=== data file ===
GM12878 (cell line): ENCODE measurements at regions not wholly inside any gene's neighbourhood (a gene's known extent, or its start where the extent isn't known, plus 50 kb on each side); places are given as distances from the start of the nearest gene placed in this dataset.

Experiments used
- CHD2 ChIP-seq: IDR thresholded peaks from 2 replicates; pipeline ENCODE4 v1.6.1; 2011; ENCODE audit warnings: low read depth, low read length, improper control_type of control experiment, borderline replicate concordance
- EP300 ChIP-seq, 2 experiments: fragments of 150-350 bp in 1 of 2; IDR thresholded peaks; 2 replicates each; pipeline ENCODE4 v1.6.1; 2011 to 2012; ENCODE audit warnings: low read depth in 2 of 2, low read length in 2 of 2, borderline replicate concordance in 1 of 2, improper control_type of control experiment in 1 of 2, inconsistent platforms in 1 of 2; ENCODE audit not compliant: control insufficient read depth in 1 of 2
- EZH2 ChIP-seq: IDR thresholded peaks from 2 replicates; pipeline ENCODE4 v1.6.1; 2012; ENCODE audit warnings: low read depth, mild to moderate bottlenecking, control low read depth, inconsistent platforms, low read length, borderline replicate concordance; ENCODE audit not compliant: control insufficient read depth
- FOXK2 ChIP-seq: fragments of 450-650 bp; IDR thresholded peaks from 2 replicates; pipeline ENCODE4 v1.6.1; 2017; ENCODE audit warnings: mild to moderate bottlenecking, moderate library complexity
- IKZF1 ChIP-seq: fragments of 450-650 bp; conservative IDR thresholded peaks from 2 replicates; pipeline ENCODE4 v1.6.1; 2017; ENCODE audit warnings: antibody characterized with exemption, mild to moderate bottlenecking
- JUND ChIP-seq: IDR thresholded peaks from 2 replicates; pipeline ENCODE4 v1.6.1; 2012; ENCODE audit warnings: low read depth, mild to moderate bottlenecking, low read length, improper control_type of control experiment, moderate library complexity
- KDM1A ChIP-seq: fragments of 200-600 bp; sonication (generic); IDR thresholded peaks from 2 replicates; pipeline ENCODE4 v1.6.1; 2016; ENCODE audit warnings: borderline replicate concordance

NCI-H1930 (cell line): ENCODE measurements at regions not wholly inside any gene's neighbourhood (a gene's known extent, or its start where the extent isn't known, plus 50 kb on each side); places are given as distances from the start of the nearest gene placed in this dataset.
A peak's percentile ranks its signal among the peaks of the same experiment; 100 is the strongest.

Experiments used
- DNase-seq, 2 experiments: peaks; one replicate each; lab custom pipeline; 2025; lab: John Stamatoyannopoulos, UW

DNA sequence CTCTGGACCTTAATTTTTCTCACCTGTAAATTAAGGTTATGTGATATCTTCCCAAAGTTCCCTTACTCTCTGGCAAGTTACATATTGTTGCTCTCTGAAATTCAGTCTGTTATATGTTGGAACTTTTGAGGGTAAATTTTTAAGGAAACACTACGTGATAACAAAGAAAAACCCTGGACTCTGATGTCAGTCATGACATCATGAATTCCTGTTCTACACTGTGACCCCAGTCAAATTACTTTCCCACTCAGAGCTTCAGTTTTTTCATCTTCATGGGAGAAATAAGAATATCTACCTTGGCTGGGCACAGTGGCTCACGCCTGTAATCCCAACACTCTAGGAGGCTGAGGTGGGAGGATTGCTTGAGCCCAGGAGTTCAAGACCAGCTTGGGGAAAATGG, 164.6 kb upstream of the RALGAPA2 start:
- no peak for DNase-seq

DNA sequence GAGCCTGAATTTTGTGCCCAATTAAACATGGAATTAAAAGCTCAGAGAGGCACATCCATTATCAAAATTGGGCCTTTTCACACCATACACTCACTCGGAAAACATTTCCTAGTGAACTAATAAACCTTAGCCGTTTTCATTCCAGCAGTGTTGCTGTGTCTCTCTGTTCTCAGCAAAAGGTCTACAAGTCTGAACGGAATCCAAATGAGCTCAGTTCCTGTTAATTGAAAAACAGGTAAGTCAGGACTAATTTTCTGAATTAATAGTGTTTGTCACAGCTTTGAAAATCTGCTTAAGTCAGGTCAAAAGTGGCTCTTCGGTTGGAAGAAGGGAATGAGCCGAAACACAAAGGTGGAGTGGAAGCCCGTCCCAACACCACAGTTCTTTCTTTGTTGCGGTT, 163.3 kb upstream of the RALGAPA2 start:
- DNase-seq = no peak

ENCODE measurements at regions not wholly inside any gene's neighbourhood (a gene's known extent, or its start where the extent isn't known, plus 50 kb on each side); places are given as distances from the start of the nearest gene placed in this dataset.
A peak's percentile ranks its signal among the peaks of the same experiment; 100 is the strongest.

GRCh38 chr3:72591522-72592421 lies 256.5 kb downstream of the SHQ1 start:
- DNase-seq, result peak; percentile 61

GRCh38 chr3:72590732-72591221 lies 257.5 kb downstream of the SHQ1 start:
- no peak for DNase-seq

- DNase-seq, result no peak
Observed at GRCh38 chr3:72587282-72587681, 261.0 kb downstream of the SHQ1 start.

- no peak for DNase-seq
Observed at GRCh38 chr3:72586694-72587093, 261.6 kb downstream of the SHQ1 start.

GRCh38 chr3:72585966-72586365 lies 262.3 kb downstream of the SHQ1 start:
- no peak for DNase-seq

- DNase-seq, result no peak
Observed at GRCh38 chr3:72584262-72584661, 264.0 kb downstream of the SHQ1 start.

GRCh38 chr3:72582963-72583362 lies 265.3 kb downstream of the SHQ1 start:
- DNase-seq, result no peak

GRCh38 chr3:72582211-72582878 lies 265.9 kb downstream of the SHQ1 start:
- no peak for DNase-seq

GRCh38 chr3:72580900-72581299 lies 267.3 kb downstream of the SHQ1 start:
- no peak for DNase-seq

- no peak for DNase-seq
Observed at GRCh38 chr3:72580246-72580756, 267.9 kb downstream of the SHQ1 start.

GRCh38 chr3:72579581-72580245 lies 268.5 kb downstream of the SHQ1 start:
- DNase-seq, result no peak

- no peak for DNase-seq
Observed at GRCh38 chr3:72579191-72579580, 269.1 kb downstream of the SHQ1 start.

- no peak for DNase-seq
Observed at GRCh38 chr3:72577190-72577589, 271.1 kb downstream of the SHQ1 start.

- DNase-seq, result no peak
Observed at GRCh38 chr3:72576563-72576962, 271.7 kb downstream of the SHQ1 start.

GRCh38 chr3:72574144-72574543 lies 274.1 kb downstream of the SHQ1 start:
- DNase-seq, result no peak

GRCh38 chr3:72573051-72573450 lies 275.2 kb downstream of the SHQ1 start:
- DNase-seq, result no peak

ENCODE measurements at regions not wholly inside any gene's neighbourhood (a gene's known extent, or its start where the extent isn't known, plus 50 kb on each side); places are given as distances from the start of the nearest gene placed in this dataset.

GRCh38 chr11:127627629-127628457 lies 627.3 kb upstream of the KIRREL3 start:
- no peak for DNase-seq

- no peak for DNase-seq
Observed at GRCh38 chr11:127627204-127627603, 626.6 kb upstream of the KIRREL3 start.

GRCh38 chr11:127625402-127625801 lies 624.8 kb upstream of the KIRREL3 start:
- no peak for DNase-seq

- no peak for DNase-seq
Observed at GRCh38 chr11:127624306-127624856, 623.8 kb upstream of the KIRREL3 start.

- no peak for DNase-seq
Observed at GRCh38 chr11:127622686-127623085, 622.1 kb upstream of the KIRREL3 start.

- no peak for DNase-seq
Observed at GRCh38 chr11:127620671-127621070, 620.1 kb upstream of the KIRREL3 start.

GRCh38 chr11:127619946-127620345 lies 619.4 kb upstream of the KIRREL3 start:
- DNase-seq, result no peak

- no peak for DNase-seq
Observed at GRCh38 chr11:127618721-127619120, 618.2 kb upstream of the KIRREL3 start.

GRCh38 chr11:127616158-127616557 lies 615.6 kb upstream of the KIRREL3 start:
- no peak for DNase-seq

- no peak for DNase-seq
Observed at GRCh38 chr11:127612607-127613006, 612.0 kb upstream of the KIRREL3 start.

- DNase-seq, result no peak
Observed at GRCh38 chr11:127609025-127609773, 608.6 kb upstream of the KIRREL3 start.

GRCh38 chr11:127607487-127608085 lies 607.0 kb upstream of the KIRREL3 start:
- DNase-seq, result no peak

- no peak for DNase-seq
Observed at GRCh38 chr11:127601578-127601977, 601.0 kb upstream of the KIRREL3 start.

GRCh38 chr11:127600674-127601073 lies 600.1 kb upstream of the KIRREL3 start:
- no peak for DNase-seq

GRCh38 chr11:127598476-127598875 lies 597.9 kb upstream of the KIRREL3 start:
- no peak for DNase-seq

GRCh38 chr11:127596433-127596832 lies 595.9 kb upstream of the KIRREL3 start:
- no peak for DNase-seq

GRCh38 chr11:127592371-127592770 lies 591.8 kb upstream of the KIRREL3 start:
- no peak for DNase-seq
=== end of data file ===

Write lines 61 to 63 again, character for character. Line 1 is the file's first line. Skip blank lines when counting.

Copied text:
- no peak for DNase-seq
Observed at GRCh38 chr11:127622686-127623085, 622.1 kb upstream of the KIRREL3 start.

- no peak for DNase-seq